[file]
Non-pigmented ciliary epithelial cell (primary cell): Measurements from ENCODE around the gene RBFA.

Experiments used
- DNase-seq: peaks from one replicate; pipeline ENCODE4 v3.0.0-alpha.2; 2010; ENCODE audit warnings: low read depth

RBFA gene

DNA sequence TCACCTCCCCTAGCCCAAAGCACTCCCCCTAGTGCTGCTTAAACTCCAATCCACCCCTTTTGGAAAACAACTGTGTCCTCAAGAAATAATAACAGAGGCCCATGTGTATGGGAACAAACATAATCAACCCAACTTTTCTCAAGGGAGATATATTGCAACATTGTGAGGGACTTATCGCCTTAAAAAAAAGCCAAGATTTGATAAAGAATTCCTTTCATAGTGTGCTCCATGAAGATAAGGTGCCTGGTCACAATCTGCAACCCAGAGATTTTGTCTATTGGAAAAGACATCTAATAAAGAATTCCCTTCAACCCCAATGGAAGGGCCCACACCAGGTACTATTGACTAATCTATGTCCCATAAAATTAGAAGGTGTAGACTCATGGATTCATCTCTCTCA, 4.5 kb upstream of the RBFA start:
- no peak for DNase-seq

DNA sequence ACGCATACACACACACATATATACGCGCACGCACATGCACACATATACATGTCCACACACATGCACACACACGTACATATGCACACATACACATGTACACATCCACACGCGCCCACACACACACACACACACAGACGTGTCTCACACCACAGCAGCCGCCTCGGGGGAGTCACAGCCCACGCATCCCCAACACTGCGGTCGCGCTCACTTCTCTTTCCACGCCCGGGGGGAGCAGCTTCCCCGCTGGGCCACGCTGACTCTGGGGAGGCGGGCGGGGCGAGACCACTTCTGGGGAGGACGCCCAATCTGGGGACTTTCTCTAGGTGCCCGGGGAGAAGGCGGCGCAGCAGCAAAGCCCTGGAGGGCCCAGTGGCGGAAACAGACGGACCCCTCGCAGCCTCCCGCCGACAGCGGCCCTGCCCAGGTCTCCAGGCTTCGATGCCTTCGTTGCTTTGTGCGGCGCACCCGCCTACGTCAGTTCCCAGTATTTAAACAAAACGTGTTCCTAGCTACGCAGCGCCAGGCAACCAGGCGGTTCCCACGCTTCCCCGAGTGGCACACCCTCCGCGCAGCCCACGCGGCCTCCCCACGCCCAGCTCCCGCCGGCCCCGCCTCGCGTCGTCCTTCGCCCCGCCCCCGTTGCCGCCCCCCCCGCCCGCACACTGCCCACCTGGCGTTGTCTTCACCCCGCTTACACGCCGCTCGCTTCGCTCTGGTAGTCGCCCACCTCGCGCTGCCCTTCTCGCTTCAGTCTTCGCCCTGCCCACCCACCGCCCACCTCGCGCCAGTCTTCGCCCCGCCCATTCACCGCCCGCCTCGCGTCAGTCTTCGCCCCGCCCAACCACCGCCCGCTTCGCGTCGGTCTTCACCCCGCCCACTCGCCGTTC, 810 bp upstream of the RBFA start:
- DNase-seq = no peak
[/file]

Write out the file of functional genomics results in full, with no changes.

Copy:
Non-pigmented ciliary epithelial cell (primary cell): Measurements from ENCODE around the gene RBFA.

Experiments used
- DNase-seq: peaks from one replicate; pipeline ENCODE4 v3.0.0-alpha.2; 2010; ENCODE audit warnings: low read depth

RBFA gene

DNA sequence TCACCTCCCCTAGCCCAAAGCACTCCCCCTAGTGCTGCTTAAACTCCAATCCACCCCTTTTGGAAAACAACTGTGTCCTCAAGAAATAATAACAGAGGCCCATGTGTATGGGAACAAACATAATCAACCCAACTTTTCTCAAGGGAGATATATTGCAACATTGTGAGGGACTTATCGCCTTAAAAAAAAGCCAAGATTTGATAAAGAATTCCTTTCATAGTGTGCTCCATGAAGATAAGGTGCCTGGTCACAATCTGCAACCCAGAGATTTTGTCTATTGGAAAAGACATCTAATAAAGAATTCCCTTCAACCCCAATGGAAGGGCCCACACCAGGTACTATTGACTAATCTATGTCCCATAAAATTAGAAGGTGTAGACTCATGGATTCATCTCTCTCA, 4.5 kb upstream of the RBFA start:
- no peak for DNase-seq

DNA sequence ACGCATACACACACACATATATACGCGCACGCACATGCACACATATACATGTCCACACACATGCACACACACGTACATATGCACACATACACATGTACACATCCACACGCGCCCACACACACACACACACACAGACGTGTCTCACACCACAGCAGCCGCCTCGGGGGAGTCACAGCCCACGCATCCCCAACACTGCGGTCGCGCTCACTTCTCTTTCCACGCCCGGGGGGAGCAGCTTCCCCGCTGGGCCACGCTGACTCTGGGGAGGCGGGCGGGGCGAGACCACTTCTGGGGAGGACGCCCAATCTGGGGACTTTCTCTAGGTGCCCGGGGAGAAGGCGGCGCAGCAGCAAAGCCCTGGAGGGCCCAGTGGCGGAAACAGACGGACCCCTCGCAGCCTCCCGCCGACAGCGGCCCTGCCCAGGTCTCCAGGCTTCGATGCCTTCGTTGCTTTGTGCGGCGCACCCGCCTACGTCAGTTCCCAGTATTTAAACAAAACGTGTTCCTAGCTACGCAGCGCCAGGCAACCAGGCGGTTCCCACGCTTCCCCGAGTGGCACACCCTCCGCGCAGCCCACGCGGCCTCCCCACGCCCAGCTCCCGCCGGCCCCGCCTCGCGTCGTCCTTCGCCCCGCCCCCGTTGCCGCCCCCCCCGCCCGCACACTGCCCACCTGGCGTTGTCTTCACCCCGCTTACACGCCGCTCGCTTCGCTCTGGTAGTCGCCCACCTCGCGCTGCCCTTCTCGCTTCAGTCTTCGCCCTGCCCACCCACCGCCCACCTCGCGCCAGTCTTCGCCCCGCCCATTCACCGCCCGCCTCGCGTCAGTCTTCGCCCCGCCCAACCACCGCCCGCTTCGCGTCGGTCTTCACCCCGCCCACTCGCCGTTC, 810 bp upstream of the RBFA start:
- DNase-seq = no peak